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The Importance of Telltales

If you have watched a sailing race you may have noticed what looks like narrow ribbons attached to the boat's sails. You might have thought that those red, or green strips of fabric blowing in the wind were simply colorful adornments.

Actually, they are called telltales and they are a sailor's best friend. In a good way, the telltale is a bit of a tattle tale. They help sailors see how the air flows across a sail and signal if a sail is set for optimum performance.

Telltales being used while sailingTelltales are often red and green ribbons of yarn or lightweight fabric that are spaced usually six to eighteen inches apart. Larger sails have more telltales. The green telltales are attached on the starboard (right) side of the sail. Red telltales are attached directly opposite on the port (left) side. Most often sailmakers decide where to attach telltales because they understand the aerodynamics of sails they are making.

The most experienced sailors keep their eyes on streaming and stalled telltales at all times and adjust or 'trim' their sails accordingly and quickly during races. "Maximum performance is key during competitive sailing," says Carrie Mack, an experienced sailor and Sea Bags Vice President of Sail Acquisition. "If your telltales are flying almost parallel to the deck, you are on a great course."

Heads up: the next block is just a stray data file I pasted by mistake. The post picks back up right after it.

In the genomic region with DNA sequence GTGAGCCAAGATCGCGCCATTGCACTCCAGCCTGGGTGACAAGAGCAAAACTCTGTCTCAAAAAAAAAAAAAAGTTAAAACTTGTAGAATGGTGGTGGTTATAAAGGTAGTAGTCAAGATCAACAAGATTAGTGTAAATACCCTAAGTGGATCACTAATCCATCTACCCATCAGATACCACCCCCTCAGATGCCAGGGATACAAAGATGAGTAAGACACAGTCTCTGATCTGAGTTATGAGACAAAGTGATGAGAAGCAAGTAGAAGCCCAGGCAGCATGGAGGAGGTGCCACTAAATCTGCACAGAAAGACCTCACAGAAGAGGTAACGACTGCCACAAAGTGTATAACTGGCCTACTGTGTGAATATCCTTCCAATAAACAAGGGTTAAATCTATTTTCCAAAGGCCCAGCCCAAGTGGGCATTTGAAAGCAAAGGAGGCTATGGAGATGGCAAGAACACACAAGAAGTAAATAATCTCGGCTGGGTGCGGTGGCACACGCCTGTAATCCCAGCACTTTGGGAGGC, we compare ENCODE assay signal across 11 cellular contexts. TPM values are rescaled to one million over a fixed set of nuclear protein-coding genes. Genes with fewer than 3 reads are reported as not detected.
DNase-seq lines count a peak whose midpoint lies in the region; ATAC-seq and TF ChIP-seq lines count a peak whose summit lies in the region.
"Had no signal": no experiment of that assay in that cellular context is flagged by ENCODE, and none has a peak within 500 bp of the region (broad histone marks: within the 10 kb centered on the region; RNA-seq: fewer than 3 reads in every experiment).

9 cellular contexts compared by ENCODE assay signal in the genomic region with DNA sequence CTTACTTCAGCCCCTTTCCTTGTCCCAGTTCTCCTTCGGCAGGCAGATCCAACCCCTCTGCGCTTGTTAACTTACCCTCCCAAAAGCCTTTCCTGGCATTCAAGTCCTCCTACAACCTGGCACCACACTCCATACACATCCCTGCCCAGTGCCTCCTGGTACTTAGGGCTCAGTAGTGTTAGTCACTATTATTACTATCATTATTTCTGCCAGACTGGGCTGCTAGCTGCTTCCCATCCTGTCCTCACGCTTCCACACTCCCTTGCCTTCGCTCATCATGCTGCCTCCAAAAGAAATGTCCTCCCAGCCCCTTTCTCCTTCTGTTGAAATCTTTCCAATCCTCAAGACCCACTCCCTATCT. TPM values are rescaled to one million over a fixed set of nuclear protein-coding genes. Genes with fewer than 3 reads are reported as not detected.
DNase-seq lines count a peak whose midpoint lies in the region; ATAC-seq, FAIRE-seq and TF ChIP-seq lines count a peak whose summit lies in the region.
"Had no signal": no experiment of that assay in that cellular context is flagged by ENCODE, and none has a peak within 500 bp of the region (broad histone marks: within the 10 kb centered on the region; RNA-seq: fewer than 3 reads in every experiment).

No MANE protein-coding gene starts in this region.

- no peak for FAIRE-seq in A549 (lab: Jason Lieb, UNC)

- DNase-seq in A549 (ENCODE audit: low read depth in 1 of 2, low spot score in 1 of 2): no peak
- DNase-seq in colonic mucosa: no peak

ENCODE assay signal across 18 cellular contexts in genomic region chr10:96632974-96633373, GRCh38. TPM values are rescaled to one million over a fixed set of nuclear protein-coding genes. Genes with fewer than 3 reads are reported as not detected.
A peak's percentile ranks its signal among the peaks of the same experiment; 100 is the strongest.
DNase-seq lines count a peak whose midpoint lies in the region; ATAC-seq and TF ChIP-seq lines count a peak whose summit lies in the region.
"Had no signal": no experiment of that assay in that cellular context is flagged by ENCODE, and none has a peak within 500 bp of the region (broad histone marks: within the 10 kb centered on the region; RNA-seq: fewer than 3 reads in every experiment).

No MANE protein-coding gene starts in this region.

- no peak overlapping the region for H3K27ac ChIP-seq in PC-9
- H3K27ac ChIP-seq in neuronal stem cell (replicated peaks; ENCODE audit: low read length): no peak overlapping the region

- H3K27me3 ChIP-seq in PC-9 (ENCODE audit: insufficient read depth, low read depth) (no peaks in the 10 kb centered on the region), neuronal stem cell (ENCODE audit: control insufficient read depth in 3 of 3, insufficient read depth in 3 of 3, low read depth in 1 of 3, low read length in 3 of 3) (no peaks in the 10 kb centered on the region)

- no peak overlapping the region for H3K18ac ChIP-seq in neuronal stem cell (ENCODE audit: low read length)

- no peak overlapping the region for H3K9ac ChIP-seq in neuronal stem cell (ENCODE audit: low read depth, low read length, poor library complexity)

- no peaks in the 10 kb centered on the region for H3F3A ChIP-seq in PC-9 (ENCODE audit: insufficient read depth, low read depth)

Reading telltales correctly comes with experience. In the world of competitive sailing, it's imperative to understand telltales' movements. Erica Beck Spencer, captain of Sea Bags Women's Sailing Team, is a master of reading telltales on the sails of the team's J/24. "Telltales are one of the most Telltale on Sea Bags recycled sail bagsimportant features of a sail. They show sailors if the wind is flowing equally on both sides of the sail. If one telltale begins to act differently than the other, it's a sign that the sail is too tight or too loose and it needs trimming."

Erica and her women's sailing team are among the most experienced racers in the J/24 class and they can feel if their boat and the sails are trimmed properly, "but we still look at the telltales."

Because telltales are affixed in a way to remain on a sail through rigorous conditions, it's common for our crew to find telltales attached to old sails after they've retired and come ashore. Though no longer useful off the water, here at Sea Bags, we think of telltales as "good luck" and love when they find their way onto our recycled sail totes.

Are you lucky enough to have a telltale on your Sea Bag? Share your pictures and story with us on social media using #taleofthesail.